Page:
Emmet looked over his shoulder, down at his friend. “Brilliant Einstein. Could have told me before I dragged all the equipment out here.”

“It’s one bag.”

Biting his lip, torn between exasperation and fear, Emmet’s belated response sputtered out after a moment. “….Of equipment. I’m carrying it.” He moved the heavy bag in his arms again before turning to the rusty gate built into the stonework of the room and his friend who still was fooling with a heavy metal chain and lock. “And I’ll be dead if dad finds out it’s missing.” He shuttered at how much grounded he would be between the laptop and wi-fi cameras he had “borrowed” from his dad’s private investigator business. He might be able to attend the graduation ceremonies next year.

“ssssshall … passssss”

Emmet jumped, managing a full turn without his feet touching the ground, landing to face the catacombs again. “What’s that?”

“What?” Franklin pushed with his back against where his friend was bumping him as Emmet backed up to the closest living thing in the room.

“The hiss.” Emmet paused listening.

Franklin enjoyed the silence and the light not bouncing around the room like a freshman who had drunk his first Red Bull.

“I think the statue is glowing brighter.” Emmet whispered.

Really, it was getting beyond annoying. “Emmet, the statue is not glowing.”

“Yes it is. Look!”

Franklin peered over his shoulder. “Okay, light is reflecting off of it.”

“Hello, the only light is this flashlight and it is white.” Tired of being ignored, the straight A math student brought out Logic.

“Has to be something from the haunted house.” Franklin muttered.

“Fine.” Iron replaced the whine in Emmet’s voice. “Let’s find out by getting out of here and into there.”

Franklin blew out his breath. Anger would not help. “I’m working on it.”

“Come on. You open all kind of doors with those picks you made for LARPing.” The whine returned another octave higher.

“Yeah, this one is a Master lock. Takes a bit.”

The wind sighed again and a raspy voice proclaimed. “You shall not pass.”

“Dude, don’t quote Gandalph to me. I’ll get it open.”

“I didn’t say anything,” said Emmet softly.

 

          *****

 

“Watch the squishy bit there.” Lance waved his hand toward some of the gore the scene techs has marked just to watch his partner’s face pale. Paul made things too easy sometimes. The junior partner dropped his head to concentrate on what he was doing, but Lance wasn’t through teasing. “Look around a bit. They still haven’t found the second kid’s head.”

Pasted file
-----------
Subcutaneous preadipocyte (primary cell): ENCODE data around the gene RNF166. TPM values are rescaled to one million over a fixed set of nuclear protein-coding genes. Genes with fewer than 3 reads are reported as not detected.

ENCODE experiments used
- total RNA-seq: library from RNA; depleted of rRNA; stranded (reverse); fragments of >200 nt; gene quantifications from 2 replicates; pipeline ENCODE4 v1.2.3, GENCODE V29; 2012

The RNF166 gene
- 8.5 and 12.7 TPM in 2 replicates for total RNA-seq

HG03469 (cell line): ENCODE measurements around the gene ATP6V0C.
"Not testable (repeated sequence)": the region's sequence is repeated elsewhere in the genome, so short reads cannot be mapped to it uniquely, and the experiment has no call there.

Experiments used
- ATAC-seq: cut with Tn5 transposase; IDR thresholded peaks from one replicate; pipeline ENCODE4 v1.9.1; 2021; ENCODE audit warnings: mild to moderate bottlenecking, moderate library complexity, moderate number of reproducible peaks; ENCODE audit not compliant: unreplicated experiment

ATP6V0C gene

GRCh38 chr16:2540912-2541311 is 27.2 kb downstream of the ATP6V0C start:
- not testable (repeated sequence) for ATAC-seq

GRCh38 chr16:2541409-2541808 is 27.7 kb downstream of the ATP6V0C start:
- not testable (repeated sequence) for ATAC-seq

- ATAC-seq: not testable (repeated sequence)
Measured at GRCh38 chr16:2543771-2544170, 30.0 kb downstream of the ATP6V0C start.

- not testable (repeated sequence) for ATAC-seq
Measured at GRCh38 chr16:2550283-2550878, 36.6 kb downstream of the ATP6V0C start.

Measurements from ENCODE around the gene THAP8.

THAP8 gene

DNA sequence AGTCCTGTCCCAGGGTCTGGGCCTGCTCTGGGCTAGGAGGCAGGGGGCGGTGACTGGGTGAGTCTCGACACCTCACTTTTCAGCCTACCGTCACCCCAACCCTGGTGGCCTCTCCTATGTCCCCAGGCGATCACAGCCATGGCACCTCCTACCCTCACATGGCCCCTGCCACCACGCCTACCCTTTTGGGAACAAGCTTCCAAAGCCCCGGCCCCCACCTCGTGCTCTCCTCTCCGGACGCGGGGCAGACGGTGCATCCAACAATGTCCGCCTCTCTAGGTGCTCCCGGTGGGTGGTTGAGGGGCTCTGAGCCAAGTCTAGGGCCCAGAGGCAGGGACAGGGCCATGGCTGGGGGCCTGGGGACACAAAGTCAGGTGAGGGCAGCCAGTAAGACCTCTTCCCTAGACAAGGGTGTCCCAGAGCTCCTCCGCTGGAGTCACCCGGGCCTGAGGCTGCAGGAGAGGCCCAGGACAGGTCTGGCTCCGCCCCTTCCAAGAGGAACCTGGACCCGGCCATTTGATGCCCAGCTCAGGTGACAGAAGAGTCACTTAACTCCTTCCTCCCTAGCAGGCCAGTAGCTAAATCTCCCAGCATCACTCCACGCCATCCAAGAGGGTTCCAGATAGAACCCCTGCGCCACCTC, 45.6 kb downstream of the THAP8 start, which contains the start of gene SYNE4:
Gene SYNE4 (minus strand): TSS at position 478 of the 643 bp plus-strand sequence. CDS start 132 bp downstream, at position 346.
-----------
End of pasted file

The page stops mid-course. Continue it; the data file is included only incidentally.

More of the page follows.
Once the other detective finished pulling the shoe coverings offered by the Crime Scene Investigators, he raised his eyes again and they skittered over the brightly lit scene refusing to fully absorb the … the …. Closing his eyes, he breathed through his mouth getting the taste of copper and mold and diesel mixing on his tongue. Better than his nose. He concentrated on the generator noise; the catacombs had no electricity of their own so they brought in a generator to power the spots lighting scene for the investigators.

“Decapitation,” Paul stated with no inflection whatsoever, “then quartering.”

“Yep. That is what the doc said. The body parts were chopped off after the kids died but only by seconds.”

His eyes still closed, Paul continued to process the scene he couldn’t look at. “The second head is behind the statue.”

“Well, wha-da-ya know.” Lance bounded from the gate situated between the cemetery catacombs and the old moonshine hole the farmer family next door had dug during prohibition into their barn’s floor. Rounding the stone statue of a knight grasping a bare sword blade with two hands in front of his chest, Lance verified Paul’s observation. “I knew I kept you around for a reason.” The older officer waved the techs over.

They had been concentrating on the blood bath at the gate. No tracks had led to the statue nearly twenty feet from the primary scene, no blood residue at all. Deep in the shadows caused by the unnaturally bright lights they had brought, a teenage boy’s head stared up in terror.

“Lance, could you have them turn off the lights for a moment?” Life had returned to Paul’s voice but in a creepy way. Uncertainty did not become the detective who had rocketed through the city’s ranks in three years to become partner to the most decorated officer presently serving on the force.

Frowning toward Paul and the generator, Lance shook his head in wonderment. The younger detective was still swaying with his eyes closed. “Umm, can it wait until they take their pictures?”

“You know Lance, maybe not.” Paul turned toward where Lance’s voice was emanating beside the statue and opened his eyes. He immediately closed them again, taking a step back. “I think I see something.”

“And you are going to see it better in the dark?” Lance chuckled.

“I think I see a Younger thing.”

Lance stopped and blinked once. “Well, fuck.” He tapped the shoulders of the tech taking the photos of the newly found body part. “Back off boys.” He waved to everyone in the large stonework room and ordered loudly. “Way back.”

Those techs who have worked scenes where Younger had been involved moved very quickly. Younger wasn’t a police detective or even on the force. No one knew what he was involved with, but he always came out clean and it was obvious to everyone involved if Younger hadn’t done whatever it is he does things would have been much, much worse.